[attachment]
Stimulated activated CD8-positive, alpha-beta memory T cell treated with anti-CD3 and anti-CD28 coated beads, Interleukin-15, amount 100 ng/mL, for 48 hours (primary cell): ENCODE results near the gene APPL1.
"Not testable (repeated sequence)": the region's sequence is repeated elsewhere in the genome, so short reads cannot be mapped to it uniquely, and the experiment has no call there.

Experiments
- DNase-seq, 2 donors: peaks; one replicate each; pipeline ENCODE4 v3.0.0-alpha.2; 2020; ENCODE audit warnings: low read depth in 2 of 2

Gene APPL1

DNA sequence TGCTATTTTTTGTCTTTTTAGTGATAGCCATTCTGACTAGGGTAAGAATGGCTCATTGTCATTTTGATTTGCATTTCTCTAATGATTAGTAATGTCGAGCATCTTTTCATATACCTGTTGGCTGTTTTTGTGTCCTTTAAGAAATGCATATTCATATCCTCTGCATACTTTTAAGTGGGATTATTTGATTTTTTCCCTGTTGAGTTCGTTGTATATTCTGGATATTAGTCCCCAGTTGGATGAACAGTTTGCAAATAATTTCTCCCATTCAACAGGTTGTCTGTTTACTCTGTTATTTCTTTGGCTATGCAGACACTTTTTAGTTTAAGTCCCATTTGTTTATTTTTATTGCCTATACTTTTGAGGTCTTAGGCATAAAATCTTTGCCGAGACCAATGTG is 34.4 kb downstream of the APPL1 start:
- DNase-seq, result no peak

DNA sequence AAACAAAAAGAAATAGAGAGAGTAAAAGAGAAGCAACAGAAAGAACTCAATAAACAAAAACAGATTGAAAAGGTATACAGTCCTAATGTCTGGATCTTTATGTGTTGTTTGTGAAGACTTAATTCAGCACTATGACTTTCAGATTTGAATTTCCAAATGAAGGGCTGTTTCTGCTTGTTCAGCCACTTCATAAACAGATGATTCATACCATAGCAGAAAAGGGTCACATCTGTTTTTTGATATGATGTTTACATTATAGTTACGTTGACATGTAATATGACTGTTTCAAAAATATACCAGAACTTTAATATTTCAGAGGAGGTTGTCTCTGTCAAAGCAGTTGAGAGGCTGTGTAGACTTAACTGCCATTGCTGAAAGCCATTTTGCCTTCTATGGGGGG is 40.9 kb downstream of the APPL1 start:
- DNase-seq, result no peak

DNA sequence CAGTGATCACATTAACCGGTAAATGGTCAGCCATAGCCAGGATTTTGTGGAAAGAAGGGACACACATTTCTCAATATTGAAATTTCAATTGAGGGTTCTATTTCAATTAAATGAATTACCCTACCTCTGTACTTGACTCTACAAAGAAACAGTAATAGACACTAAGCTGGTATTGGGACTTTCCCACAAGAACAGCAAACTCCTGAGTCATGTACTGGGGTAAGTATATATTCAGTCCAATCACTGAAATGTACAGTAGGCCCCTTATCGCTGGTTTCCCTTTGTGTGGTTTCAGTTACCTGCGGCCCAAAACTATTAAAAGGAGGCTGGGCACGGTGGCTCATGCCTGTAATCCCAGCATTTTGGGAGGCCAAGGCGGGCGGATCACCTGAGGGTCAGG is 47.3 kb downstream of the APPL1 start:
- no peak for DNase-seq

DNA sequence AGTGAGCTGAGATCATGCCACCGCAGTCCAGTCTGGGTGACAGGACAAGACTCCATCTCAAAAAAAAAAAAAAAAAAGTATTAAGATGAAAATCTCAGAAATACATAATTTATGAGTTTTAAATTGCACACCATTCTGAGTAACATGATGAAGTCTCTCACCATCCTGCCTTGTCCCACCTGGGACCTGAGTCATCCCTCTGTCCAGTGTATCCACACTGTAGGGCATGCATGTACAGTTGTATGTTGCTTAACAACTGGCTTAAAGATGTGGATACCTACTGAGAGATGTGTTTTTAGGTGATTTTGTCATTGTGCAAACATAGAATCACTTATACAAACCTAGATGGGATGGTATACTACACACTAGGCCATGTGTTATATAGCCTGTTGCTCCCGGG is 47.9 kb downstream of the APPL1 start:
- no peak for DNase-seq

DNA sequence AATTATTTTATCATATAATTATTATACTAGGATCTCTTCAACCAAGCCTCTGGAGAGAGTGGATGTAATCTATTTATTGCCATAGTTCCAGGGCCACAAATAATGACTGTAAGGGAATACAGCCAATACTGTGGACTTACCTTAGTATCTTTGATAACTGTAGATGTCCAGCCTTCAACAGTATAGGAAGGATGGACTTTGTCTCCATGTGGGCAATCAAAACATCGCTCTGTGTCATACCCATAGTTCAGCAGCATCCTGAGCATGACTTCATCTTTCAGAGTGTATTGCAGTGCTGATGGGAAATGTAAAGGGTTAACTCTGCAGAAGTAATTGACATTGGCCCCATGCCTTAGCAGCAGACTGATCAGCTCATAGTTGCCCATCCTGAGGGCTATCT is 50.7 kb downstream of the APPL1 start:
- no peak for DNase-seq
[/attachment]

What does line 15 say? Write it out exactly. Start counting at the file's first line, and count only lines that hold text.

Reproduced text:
- no peak for DNase-seq